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Property market: investing in a second home abroad

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Who never dreamed of owning a house in more exotic places such as Florida, Spain, Greece or even Polynesia? A survey released earlier this year by the Organisation for Economic Co-operation and Development (OECD) has revealed many interesting facts for individuals looking to invest in a property abroad as well as for professionals such as British property managers Factotum. The set of data more particularly focused on the relationship between market price and long term return on investment. In what sunny location will you get the most bang for your bucks then? Experts warn that it first off depends whether people want a holiday home to enjoy right away, or if they are ready to wait a little before making an ideal profit.

A few factors seem to play in early on to encourage prospective buyers: the property should be located in a safe political, legal environment, with easy access and no sanitation issues. For instance, North Africa had a good potential a few years back, but relative political unrest is preventing the property market to rise again. The same goes for Turkey: the country had enjoyed a relatively prosperous period with a whopping 19% rise in property market prices in 2015 alone. But its vicinity to a war zone might soon put a halt to this property market bubble.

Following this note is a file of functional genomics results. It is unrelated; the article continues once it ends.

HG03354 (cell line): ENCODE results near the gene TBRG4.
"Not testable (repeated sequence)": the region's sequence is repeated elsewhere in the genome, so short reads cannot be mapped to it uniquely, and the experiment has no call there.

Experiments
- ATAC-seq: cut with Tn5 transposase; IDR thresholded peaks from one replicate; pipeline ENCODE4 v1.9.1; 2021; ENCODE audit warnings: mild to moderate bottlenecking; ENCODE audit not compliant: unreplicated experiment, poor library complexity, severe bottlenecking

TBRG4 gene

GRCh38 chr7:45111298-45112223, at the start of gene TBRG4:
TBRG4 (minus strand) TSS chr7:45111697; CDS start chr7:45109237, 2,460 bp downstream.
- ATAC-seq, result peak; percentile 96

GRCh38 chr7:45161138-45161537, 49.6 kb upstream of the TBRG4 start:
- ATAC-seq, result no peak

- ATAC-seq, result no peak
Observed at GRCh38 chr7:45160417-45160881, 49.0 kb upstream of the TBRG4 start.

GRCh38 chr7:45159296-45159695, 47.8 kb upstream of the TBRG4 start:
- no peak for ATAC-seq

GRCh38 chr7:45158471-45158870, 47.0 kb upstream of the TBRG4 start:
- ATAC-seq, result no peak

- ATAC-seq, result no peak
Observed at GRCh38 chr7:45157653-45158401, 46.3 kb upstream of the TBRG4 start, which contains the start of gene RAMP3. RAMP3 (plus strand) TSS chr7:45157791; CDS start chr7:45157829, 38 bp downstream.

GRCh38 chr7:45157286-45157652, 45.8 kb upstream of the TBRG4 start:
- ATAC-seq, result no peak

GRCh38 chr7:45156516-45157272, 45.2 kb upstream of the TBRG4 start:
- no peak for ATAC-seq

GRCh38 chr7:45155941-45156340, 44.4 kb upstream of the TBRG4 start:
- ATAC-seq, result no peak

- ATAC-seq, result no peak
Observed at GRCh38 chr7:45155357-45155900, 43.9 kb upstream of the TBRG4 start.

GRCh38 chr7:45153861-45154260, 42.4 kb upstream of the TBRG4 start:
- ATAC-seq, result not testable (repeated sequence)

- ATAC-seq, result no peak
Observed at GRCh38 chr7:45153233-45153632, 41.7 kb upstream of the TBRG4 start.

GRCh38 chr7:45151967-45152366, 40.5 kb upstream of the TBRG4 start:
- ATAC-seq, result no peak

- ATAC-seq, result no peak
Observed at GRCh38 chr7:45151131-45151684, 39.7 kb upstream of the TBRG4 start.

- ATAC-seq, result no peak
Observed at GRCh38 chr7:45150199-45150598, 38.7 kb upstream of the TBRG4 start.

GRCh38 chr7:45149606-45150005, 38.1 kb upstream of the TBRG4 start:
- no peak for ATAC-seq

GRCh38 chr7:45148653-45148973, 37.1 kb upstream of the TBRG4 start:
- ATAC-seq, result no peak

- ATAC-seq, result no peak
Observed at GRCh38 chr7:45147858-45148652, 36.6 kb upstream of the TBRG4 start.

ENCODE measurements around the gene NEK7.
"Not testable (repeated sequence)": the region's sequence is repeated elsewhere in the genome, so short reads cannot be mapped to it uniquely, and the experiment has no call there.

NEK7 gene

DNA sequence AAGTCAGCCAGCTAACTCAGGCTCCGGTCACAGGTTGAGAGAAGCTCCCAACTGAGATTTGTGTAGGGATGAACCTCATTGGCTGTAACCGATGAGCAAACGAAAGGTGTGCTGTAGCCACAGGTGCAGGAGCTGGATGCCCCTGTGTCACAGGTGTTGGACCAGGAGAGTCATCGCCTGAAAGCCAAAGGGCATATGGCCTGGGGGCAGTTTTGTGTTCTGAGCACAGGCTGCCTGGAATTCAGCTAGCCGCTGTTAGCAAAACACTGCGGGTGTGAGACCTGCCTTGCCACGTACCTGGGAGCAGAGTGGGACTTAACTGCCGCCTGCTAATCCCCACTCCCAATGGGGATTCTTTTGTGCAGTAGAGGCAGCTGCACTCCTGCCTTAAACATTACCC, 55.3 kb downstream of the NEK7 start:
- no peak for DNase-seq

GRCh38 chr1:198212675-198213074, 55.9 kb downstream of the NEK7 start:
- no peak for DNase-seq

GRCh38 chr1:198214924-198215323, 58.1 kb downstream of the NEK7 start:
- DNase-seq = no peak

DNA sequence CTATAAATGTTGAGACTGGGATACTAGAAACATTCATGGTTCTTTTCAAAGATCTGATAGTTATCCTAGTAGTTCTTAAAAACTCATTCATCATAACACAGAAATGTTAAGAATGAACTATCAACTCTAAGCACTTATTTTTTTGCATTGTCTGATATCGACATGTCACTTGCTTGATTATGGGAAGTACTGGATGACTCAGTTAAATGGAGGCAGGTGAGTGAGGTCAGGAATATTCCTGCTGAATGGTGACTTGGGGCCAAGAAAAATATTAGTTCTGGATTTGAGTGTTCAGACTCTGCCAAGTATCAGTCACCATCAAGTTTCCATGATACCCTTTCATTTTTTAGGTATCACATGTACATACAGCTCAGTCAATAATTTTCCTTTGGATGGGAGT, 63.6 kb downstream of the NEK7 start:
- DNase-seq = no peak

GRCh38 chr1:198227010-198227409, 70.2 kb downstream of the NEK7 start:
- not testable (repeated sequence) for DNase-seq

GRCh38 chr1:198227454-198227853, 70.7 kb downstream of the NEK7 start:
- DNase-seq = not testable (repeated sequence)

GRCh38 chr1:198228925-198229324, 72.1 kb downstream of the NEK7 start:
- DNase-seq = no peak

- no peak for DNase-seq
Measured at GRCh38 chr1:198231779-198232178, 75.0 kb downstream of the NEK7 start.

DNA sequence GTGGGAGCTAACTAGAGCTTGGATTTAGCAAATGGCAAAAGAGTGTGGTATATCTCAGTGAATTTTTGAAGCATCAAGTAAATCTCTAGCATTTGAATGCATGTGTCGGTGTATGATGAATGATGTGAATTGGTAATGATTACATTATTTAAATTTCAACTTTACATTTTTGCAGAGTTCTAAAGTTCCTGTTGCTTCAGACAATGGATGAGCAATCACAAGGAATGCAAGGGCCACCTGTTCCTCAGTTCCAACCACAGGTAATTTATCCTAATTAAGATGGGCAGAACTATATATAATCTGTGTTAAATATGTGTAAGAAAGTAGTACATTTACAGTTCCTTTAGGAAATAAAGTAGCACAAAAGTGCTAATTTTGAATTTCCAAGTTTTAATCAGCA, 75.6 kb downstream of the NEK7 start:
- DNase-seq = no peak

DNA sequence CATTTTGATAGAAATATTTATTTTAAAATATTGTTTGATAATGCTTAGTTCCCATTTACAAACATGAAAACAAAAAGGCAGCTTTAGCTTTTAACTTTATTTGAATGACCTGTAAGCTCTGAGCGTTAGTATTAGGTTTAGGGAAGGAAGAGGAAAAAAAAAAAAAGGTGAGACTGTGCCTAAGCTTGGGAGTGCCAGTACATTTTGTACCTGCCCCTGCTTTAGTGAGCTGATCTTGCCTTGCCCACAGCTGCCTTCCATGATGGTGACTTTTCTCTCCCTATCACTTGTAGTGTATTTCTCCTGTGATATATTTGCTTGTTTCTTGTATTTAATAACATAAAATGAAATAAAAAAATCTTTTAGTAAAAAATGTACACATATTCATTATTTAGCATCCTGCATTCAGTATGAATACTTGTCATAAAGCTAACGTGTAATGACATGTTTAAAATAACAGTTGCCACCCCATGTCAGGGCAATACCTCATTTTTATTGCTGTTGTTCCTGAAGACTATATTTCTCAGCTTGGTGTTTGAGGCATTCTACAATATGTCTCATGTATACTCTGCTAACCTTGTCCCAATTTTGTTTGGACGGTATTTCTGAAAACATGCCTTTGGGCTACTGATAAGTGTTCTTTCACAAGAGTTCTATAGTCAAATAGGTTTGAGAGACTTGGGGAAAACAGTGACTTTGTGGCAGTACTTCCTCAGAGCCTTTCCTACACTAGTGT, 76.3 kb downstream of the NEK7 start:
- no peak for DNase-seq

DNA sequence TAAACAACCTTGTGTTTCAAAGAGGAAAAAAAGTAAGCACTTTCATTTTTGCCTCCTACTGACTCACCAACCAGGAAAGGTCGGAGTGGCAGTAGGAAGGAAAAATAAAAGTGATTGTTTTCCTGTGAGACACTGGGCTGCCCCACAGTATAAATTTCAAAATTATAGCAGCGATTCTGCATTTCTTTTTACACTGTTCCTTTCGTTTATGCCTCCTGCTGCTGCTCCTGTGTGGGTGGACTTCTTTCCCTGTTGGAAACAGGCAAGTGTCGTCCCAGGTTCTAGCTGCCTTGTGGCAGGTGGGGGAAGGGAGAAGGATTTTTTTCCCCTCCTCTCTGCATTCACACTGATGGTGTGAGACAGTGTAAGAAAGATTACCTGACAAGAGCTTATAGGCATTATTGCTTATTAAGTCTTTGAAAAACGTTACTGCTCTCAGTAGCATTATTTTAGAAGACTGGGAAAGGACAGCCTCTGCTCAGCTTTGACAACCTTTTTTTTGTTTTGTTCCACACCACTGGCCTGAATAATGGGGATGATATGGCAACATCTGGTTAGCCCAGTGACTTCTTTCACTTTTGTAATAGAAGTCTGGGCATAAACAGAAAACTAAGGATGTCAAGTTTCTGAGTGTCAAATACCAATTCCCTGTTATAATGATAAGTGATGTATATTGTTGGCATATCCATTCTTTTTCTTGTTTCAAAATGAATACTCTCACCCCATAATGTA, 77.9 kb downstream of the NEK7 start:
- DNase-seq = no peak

Other countries nearby such as Croatia or Greece can also seem attractive but many people are put off by a possible lack of local transportation (especially for property located on an island).

Despite the ongoing popularity of countries such as Portugal and Spain, more and more people are now starting to look outside of Europe for their dream holiday home and potential winning investment. Mauritius is a good contender and so are Thailand, Cambodia and Vietnam, who offer extremely good value for money, despite not being the most stable countries out there on the political front.

Australia and New Zealand are also currently enjoying a nice surge in property market prices. But many prospective European buyers are being put off by the distance and it remains a little niche compared to more global property markets trends.

South America has a lot of things going for it but legal agreements are not easily respected there and it’s an obvious dealbreaker for both the seasoned property investor and less professional buyer alike. Prices are very attractive indeed but nothing guarantees you will be able to resell it later, let alone for any kind of profit.

On the other hand, buying and selling a property in Honduras for instance is completely doable but you might encounter issues when trying to bring back the money you made of your property back to Europe as an authorisation is specifically demanded for such financial manoeuvres. It’s actually the case in many countries in South America and while you might strike gold by investing on another continent, those are definite risks you need to be aware of.